Death of a Salesman - Arthur Miller

What is the American Dream? Most people still think of it as financial stability and/or wealth. A house in the suburbs with a white picket fence. A husband or wife. Two kids. A dog. Grilling on lazy Sunday afternoons and bowling with the league after getting off work at five. This is the stereotypical American Dream that is as American as apple pie or baseball.


In Arthur Miller's classic screenplay DEATH OF A SALESMAN, chasing said dream - and the consequences that can arise from accepting anything less - is tackled quite masterfully.


While reading this work, I was forced to reflect on what I want in MY future. Being in my second year of college, I think about my future more than anything else. I think about my career (getting a doctorate in English and teaching on the college level) and what I need to do to achieve my goals. As well as my future career, I think of my future relationships. I wonder if I'll ever marry (seems unlikely, but you never can tell). I wonder if I'll manage to make friends wherever I move to. I wonder if I'll be happy, or even content... Or if I'll always want more. DEATH OF A SALESMAN is a work that has stood the test of time because Miller addresses these very thoughts and fears -- the ones everyone has almost constantly. We, as humans, always want more. Perhaps that sounds a bit cynical, but it's where I'm at right now. Sorry.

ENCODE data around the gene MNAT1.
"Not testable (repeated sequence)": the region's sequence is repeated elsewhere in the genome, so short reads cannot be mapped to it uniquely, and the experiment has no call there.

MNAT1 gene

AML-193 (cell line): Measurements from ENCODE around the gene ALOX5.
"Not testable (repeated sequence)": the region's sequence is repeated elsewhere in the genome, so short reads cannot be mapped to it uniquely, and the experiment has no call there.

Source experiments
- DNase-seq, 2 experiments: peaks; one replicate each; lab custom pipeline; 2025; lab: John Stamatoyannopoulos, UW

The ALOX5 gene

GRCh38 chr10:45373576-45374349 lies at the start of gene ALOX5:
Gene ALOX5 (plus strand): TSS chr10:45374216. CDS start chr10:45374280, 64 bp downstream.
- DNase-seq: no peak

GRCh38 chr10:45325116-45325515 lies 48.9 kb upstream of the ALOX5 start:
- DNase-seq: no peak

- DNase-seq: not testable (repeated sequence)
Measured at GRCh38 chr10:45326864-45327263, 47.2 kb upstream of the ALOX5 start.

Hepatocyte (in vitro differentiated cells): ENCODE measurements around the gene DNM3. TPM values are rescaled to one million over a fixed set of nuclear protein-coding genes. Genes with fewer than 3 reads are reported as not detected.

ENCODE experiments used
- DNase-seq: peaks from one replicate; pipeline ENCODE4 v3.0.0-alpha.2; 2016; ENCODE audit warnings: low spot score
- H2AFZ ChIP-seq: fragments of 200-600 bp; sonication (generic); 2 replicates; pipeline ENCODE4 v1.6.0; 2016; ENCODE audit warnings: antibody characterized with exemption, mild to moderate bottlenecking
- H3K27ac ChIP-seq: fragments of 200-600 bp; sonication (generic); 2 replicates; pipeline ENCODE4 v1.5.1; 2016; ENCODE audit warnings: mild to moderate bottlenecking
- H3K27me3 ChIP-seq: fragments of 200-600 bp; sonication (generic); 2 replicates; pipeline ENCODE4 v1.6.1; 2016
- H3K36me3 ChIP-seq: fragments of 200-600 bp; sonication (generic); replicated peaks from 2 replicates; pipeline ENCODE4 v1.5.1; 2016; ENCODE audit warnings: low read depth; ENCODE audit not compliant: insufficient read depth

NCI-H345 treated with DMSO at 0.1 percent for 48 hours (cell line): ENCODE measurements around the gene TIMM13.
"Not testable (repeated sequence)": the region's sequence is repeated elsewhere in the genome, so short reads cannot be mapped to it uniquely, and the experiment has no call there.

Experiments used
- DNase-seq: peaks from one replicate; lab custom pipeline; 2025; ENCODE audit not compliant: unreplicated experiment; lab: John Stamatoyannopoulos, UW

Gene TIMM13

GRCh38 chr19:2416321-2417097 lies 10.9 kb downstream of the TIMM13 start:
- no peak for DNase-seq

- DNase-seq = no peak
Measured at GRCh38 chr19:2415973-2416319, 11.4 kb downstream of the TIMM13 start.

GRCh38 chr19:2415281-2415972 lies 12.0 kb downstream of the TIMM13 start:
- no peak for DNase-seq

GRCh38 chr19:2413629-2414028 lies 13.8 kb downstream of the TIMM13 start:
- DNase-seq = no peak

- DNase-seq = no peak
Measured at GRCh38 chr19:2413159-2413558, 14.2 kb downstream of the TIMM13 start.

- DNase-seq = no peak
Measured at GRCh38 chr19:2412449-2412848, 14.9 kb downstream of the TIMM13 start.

This screenplay is pretty short to read, being only two acts and a Requiem. The characters are all drawn vividly, especially the title character -- a father and husband who has just lost his job and is slowly going insane with greed and depression. He's realized his life is not what he wanted it to be. His sons are lazy. No one respects him at work. He's gotten old. As well as the salesman (Willy is his name, by the way), his family and those associated with him really come alive and I was immediately drawn into this drama of domestic and monetary woes. My only complaint is the way the flashbacks are handled. It is always really unclear when the story has gone back in time, but I'm sure that's a problem this play has when being read only. On stage I am sure it works wonderfully and adds quite a lot to the story. Still, I was pulled out of the reading from time to time because of the occasional confusing time-lapse.


In short: if you're a fan of American literature at all, you need to read this. In many ways it sums up the baser instincts and emotions Americans (or, perhaps, anyone living in a major country) face and must work through in childhood, young adulthood, and late adulthood. Between the pages of this short work is THE American experience. Not to be missed.